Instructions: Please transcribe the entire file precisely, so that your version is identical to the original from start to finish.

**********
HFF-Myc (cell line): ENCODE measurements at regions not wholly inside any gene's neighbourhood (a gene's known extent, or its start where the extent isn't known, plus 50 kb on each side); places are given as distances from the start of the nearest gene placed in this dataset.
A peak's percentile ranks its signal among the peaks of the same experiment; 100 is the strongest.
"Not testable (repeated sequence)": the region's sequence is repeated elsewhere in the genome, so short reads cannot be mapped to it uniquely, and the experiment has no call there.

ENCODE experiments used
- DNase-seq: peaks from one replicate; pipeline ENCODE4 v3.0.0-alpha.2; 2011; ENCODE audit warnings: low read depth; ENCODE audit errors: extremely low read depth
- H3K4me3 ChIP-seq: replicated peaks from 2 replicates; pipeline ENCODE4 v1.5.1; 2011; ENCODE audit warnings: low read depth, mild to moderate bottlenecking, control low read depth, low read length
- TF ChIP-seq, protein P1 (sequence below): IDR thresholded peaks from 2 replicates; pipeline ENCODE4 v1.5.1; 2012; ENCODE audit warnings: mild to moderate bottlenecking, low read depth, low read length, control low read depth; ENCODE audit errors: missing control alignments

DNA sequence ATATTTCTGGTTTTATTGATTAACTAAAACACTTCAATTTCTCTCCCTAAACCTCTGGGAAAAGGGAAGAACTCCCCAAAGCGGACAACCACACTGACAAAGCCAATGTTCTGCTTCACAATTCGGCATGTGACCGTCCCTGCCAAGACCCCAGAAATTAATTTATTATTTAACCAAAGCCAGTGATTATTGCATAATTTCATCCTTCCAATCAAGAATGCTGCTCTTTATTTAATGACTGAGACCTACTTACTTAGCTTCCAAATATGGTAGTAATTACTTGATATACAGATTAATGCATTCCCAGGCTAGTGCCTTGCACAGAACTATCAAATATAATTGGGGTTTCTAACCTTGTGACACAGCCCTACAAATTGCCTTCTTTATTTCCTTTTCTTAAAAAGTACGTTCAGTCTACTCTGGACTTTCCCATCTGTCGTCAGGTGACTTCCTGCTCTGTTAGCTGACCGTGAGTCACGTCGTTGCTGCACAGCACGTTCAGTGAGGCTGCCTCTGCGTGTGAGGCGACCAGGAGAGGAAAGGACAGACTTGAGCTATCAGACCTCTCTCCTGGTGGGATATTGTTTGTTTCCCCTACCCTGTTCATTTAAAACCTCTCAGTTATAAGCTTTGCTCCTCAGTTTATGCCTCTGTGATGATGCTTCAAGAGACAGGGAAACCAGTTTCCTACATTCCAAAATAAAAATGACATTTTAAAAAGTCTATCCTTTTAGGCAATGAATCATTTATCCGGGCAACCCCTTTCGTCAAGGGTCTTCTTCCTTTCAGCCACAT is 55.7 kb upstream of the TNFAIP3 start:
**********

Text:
HFF-Myc (cell line): ENCODE measurements at regions not wholly inside any gene's neighbourhood (a gene's known extent, or its start where the extent isn't known, plus 50 kb on each side); places are given as distances from the start of the nearest gene placed in this dataset.
A peak's percentile ranks its signal among the peaks of the same experiment; 100 is the strongest.
"Not testable (repeated sequence)": the region's sequence is repeated elsewhere in the genome, so short reads cannot be mapped to it uniquely, and the experiment has no call there.

ENCODE experiments used
- DNase-seq: peaks from one replicate; pipeline ENCODE4 v3.0.0-alpha.2; 2011; ENCODE audit warnings: low read depth; ENCODE audit errors: extremely low read depth
- H3K4me3 ChIP-seq: replicated peaks from 2 replicates; pipeline ENCODE4 v1.5.1; 2011; ENCODE audit warnings: low read depth, mild to moderate bottlenecking, control low read depth, low read length
- TF ChIP-seq, protein P1 (sequence below): IDR thresholded peaks from 2 replicates; pipeline ENCODE4 v1.5.1; 2012; ENCODE audit warnings: mild to moderate bottlenecking, low read depth, low read length, control low read depth; ENCODE audit errors: missing control alignments

DNA sequence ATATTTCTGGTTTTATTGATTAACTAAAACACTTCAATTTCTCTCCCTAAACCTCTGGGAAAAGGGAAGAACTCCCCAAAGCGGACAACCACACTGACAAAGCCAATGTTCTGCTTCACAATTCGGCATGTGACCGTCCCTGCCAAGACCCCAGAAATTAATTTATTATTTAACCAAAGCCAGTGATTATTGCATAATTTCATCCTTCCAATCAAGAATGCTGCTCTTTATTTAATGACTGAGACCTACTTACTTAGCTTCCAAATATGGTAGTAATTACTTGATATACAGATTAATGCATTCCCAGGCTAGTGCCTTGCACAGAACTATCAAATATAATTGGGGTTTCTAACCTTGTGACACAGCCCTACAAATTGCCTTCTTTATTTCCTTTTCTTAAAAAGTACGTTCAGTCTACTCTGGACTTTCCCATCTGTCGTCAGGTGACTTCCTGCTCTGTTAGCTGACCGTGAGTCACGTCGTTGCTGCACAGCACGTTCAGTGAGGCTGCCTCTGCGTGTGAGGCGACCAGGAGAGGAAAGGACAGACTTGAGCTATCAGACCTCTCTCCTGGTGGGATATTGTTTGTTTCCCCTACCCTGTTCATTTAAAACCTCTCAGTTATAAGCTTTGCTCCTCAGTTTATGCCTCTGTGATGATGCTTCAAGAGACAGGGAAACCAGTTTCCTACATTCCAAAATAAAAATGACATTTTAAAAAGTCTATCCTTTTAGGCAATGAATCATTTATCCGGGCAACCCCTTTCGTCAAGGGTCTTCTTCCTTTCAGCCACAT is 55.7 kb upstream of the TNFAIP3 start: